Inspired by our URL slug example used heavily in the examples above, we might decide that our entry ID and slug-part should not be separate parameters - instead, we want them combined in a more natural-looking string, allowing for URL's like this one:

/blog/153-testing-the-system/

We still want the first part to be an integer, allowing us to find the desired post in the database from the ID, so we create a Regular Expression to match this type of URL:

^[0-9]{1,7}\-[a-z0-9\-]{3,50}$

If you don't know Regular Expressions, this probably look like gibberish, but stick with me anyway. According to this Regex, we need a string that starts with a number, with a minimum length of 1 and a maximum length of 7 (length of the matched string, e.g. 9999999). After that, a hyphen should occur and then a string consisting of letters, numbers and hyphens only, with a minimum length of 3 and a maximum length of 50. We can now apply this to our route, using the regex() constraint:

[Route(@"blog/{slug:regex(^[[0-9]]{{1,7}}\-[[a-z0-9\-]]{{3,50}}$)}")]    
public IActionResult Blog(string slug)    
{    
    ....

You will notice that the Regex part looks a bit differently than before. Because the route constraint syntax uses special characters like { and [, which also has special meaning in a Regular Expression, they are escaped by doubling them.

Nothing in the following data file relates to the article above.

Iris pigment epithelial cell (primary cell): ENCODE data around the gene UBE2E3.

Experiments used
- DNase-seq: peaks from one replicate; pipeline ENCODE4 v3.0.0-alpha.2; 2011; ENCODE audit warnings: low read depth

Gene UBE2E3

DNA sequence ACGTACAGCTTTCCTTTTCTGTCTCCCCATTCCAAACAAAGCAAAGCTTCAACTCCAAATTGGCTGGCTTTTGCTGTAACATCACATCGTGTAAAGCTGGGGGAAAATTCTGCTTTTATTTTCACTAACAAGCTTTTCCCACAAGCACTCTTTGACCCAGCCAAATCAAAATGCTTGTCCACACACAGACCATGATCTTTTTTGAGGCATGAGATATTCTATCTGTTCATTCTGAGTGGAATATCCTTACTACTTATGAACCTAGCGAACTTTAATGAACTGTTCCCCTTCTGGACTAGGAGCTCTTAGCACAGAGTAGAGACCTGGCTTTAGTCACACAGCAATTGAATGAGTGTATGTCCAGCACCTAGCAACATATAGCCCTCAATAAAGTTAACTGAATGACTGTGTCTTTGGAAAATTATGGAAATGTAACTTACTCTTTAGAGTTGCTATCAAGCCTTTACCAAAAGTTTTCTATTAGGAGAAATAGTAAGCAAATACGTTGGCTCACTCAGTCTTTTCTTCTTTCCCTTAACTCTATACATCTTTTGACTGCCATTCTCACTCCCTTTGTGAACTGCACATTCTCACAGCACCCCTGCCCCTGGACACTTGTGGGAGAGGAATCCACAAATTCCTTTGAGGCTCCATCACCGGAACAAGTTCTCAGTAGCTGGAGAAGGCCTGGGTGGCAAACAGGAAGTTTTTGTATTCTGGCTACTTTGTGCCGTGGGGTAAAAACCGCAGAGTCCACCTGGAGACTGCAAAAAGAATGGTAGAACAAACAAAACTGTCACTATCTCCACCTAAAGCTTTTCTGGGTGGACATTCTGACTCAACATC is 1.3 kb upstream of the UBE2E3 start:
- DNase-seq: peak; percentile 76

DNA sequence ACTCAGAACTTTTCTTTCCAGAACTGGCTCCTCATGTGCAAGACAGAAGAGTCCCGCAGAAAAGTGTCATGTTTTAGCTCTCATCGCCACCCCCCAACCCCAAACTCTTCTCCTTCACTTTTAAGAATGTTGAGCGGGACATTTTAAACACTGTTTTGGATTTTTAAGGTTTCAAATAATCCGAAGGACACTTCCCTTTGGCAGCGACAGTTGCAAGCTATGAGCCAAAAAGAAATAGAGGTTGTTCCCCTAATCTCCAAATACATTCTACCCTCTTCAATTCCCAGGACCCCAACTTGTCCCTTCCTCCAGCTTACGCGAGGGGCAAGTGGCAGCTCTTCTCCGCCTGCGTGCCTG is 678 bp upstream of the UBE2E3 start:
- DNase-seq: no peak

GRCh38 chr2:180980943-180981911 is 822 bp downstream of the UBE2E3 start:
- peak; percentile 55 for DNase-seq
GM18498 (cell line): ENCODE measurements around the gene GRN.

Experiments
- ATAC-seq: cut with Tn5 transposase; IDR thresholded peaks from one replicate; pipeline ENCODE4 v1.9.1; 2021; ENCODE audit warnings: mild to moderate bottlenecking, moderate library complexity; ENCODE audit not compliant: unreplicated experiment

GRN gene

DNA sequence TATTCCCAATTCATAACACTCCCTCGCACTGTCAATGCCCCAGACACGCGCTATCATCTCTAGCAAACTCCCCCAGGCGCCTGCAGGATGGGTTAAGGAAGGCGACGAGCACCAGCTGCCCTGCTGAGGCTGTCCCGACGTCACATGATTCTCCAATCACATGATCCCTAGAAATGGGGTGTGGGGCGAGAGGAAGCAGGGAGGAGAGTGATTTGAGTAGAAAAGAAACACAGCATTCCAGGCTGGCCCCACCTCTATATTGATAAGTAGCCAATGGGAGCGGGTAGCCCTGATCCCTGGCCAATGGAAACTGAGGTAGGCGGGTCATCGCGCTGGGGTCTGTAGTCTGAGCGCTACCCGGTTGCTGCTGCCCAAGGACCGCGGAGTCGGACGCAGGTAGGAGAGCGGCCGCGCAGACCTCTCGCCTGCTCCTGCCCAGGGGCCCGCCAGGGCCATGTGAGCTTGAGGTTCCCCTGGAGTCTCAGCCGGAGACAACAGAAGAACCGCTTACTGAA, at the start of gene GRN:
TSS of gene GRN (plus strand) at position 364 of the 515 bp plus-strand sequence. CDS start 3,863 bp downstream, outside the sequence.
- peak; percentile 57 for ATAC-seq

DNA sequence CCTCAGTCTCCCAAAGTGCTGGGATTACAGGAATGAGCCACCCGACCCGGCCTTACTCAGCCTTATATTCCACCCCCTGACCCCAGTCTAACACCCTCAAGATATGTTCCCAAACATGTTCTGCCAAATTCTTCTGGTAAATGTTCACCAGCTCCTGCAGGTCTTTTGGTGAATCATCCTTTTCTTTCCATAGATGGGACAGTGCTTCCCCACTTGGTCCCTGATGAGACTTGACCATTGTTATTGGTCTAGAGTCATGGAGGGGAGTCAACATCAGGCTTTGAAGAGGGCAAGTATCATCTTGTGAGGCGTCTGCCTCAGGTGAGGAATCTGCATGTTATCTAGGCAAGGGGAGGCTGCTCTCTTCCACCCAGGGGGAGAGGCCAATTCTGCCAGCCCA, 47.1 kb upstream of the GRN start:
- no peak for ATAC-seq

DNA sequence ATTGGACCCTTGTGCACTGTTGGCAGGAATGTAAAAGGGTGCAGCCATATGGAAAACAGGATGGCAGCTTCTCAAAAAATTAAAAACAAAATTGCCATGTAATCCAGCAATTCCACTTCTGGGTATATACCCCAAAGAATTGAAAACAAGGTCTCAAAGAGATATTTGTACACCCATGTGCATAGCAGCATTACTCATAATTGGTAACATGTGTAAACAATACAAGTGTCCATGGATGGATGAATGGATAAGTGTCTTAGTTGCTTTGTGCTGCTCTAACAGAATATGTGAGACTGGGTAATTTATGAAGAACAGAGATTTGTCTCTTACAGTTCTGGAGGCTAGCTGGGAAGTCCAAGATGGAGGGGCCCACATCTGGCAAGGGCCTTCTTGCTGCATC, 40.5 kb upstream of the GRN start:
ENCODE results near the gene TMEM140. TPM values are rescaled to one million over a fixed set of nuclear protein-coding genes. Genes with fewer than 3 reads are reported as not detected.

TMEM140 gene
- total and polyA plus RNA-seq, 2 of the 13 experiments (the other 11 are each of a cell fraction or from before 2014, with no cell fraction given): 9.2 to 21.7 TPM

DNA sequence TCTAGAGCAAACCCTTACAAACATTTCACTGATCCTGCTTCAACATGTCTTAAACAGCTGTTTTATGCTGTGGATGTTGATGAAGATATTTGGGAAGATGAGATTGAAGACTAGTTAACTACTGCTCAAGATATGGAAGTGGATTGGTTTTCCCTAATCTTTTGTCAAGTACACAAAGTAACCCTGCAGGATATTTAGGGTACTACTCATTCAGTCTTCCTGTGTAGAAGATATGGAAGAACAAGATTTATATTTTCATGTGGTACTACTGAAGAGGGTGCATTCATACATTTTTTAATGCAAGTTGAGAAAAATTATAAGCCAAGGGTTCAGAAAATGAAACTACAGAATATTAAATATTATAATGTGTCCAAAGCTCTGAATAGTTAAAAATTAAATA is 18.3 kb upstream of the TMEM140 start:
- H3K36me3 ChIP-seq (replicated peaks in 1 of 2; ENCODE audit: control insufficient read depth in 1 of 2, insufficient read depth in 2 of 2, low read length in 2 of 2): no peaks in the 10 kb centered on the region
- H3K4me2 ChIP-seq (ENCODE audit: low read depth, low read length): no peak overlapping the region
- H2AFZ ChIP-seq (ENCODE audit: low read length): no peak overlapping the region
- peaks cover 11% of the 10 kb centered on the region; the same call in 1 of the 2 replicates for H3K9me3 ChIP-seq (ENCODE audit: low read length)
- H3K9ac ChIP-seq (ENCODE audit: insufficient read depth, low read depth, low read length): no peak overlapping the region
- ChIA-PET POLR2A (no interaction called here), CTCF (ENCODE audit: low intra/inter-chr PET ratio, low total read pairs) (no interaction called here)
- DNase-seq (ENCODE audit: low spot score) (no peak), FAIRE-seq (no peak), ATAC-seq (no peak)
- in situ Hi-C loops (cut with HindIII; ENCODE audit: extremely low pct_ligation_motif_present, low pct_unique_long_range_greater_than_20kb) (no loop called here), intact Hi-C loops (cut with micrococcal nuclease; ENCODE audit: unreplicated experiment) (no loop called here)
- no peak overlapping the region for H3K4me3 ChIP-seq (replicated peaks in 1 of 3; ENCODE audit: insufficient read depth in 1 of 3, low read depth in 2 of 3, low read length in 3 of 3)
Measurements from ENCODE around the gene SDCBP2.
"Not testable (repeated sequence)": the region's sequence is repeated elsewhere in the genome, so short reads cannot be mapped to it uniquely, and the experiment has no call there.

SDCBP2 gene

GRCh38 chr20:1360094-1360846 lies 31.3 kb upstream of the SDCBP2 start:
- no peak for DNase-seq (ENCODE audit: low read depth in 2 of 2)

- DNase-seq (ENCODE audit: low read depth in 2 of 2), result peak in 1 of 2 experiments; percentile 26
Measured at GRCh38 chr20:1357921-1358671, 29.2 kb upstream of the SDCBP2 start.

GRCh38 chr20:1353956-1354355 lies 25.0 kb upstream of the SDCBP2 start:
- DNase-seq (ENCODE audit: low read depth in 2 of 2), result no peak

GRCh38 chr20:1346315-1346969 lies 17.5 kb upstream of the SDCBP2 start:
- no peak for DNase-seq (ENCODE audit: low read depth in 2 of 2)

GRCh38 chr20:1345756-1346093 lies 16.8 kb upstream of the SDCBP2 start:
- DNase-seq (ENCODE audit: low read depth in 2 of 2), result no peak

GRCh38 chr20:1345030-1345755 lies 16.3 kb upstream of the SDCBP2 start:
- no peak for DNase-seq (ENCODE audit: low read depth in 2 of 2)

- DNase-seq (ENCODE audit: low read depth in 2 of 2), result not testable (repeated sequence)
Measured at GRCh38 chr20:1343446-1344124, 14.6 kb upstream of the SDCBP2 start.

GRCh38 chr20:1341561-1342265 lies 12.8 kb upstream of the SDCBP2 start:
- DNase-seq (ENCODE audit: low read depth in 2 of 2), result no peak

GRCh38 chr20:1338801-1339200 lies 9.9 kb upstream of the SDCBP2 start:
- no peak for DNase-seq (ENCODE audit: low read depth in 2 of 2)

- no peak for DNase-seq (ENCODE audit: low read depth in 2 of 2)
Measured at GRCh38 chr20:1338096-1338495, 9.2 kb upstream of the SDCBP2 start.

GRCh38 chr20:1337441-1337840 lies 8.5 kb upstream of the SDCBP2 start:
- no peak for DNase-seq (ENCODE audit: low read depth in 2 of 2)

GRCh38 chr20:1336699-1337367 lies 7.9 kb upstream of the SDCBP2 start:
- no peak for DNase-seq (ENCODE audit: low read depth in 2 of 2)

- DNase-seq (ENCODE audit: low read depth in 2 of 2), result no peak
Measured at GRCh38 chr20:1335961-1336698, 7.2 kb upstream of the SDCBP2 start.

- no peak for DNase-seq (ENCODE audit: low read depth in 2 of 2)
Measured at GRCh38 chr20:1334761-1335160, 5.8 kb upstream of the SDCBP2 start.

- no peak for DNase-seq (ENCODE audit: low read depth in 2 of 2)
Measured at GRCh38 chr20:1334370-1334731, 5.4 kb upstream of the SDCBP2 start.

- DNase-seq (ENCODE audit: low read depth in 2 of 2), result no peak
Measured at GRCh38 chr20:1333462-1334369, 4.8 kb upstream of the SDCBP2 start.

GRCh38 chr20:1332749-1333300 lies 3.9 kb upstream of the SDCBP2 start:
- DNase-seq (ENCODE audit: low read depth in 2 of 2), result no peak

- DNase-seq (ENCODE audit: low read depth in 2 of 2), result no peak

Now, in your action method, you can use simple string splitting techniques to separate the ID part from the slug part and then fetch and display the correct post. Here's an example:

[Route(@"blog/{slug:regex(^[[0-9]]{{1,7}}\-[[a-z0-9\-]]{{3,50}}$)}")]  
public IActionResult Blog(string slug)  
{  
    int hyphenPos = slug.IndexOf("-");  
    int entryId = int.Parse(slug.Substring(0, hyphenPos));  
    string slugPart = slug.Substring(hyphenPos + 1);  
    return Content($"Blog entry with ID #{entryId} requested (URL Slug: {slug})");  
}

So, by using the power of Regular Expressions, you can enforce even the most complex URL patterns for your routes.

Summary

By applying constraints to your routes you get more control over when a URL matches a specific route. This is especially useful if you have several similar routes, which could interfere with each other. By applying route constraints to one or several of these routes you get more control over which route is matched for various URL's.